Description: With the rapid development of new media in the present age, procrastination has become increasingly prevalent, especially among students. With considerable negative consequences on physical and mental health, academic and career achievements and financial and relationship aspects, a sizable body of research have examined various factors that influence the extent to which individuals procrastinate. However, most current research studying procrastination focuses on western, English-speaking countries. Also, though some research identifies time-orientation can be a significant predictor of procrastination, few study connect culture influence with time-orientation. Building on other studies, this project seeks to understand whether individuals’ time-orientations and copy styles mediate the influence of culture on procrastination. Theoretically, this study will fill in the gap of the previous study and extend people’s understanding of procrastination. Data are being collected from undergraduate students at the George Washington University. Participants will be approximately 75 domestic American students and 75 sojourning students originally from China. Participants will be asked to fill out a survey questionnaire that measures people’s considerations for future consequences, coping styles, motives of social media use, and tendency to procrastinate. Collected data will be analyzed using statistical analysis techniques, such as multiple regression. Results from the research will support or reject the following hypotheses: H1: Chinese students will have greater concern for future consequences than American students. H2: Concern for future consequence will be negatively associated with the use of social media to escape/relax, and will be positively associated with the use of social media to learn/get help. H3: The use of social media to escape/relax is positively associated with the tendency to procrastinate, whereas the use of social media to learn/get help is negatively associated with the tendency to procrastinate. H4: Concern for future consequences and motives for social media use will mediate the effect of culture on the tendency to procrastinate. The research will deepen people’s understanding of the role of culture and social media use in shaping individuals’ tendencies to procrastinate, thus helping people, especially college students, to control their procrastination tendencies.
    Keywords: Research Days 2018, Mental health, Cultural influence, Social media
    Date Uploaded: 04/14/2018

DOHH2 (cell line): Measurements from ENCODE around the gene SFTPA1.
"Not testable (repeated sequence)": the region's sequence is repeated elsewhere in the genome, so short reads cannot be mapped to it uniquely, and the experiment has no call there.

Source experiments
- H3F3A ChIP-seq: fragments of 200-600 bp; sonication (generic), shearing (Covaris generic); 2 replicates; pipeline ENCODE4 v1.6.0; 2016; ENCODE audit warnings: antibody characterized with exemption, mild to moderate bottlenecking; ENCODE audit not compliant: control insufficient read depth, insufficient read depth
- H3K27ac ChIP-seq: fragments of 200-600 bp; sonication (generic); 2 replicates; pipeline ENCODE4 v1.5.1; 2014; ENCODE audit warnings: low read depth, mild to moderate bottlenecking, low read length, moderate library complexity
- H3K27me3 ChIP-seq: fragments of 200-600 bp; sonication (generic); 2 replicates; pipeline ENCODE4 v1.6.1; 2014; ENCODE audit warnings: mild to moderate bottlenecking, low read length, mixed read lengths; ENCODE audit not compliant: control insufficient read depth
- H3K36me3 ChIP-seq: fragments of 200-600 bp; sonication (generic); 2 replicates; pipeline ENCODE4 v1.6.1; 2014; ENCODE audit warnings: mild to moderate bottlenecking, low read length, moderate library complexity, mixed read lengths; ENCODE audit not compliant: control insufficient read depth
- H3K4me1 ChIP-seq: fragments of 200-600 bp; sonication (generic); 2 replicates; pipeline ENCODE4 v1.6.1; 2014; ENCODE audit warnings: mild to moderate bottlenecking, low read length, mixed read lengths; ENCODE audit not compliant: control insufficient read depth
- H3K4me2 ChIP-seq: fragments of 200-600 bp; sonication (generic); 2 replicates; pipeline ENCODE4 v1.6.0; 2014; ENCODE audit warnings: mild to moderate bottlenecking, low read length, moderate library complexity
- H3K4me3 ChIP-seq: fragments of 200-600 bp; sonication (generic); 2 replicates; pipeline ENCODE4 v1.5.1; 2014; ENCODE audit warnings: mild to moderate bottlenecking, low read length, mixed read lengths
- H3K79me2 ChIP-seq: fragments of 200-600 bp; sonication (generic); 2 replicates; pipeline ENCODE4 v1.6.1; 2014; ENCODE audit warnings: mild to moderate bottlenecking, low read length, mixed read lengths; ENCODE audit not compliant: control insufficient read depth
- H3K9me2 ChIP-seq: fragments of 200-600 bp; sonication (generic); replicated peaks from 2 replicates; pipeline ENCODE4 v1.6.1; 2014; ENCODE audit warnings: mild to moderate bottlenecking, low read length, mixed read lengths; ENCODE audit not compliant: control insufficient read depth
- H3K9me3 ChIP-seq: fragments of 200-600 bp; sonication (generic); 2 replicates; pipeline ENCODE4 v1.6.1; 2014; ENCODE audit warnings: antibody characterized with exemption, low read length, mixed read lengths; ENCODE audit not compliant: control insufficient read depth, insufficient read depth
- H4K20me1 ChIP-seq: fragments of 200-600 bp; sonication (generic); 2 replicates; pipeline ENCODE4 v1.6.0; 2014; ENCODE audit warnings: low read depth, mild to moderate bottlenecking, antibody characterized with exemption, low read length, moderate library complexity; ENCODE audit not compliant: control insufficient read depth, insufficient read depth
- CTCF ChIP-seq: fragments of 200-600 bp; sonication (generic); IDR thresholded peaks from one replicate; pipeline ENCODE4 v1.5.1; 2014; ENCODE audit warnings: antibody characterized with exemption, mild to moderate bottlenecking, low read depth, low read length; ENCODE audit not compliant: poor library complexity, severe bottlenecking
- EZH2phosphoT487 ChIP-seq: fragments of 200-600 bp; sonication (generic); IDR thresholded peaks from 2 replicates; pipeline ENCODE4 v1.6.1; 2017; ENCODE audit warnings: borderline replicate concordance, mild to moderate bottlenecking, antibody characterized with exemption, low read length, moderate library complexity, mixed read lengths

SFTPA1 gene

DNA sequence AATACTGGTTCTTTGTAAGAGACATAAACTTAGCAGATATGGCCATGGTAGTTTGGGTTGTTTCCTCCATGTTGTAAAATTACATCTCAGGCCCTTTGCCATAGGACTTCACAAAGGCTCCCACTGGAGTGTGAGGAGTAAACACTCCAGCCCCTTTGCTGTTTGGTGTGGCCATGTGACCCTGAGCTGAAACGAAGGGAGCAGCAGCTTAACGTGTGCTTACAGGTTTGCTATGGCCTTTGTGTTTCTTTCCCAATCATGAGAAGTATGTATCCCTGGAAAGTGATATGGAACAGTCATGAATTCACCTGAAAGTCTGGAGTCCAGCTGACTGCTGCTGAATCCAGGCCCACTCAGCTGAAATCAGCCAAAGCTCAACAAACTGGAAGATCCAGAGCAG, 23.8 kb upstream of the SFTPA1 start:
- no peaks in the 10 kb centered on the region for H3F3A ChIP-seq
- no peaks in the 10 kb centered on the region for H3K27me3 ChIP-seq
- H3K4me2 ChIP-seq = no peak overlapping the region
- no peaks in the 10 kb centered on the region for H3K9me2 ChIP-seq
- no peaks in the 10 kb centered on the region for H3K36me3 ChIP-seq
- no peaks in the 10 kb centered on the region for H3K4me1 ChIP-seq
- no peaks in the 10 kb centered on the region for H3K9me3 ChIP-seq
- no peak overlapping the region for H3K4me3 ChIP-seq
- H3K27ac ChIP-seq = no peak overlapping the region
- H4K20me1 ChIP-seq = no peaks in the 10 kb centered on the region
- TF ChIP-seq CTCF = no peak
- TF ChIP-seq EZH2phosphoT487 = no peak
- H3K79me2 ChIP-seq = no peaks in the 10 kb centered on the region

3. Effects of Ethnicity on American Children’s Attitudes About Mental Illness [Download]

    Title: Effects of Ethnicity on American Children’s Attitudes About Mental Illness
    Author: Quinn, Shaylyn
    Description: Approximately 44.7 million adults in the United States experience mental illness in a given year. Yet in 2016, only 43% of those adults suffering from a mental health condition received mental health services (SAMHSA, 2017), largely because of the negative stigma associated with mental illness in the United States. Culture also plays an indisputable role in the conversation about mental health, reflected in the differences in prevalence of mental disorders, attitudes towards mental illness, and the subsequent utilization of mental health services among various racial and ethnic groups (Asnaani, Richey, Dimalite, Hinton, & Hoffman, 2010, SAMHSA, 2015). Half of all chronic mental illness begins by age 14, three-quarters by age 24 (Kessler, Chiu, Demler, & Walters, 2005). Therefore, it is in the interest of children, families, and future generations to attempt to better understand the formation of mental health stigma among children. To further investigate the relationship between race/ethnicity and stigmatization of mental illness among American children, this study recruited 37 children age 9 to 11 from a variety of organizations such as YMCAs, community centers, and extracurricular programs in Washington, D.C. and Massachusetts. Participants read two short stories about hypothetical classmates exhibiting signs of either depression or conduct disorder, two of the most commonly diagnosed mental disorders among children. With a parent’s consent, participants then filled out a questionnaire that was adopted from the Mental Health Commission of Canada’s Opening Minds initiative (MHCC, 2013). The questionnaire used a Likert scale to measure implicit stereotyped attributions and social tolerance regarding individuals with a mental disorder. Each item was given a score of 1 to 5 in such a way that higher scores indicated greater levels of stigmatization. Stigma scores combined stereotype and social tolerance scores. Parents filled out a demographic questionnaire, listing the child’s race/ethnicity and his or her exposure to mental illness within the immediate family. Preliminary analyses on this sample indicated that mean stigma scores were statistically significantly greater for the 25 participants belonging to a minority group (M=3.19) than for the 12 European Americans (M=2.67, t(37)=2.95, p<.01). These results highlight the need for culturally specific strategies for combatting mental health stigma among American children. Further data collection is currently still in progress.
    Keywords: Research Days 2018, Mental health
    Date Uploaded: 04/14/2018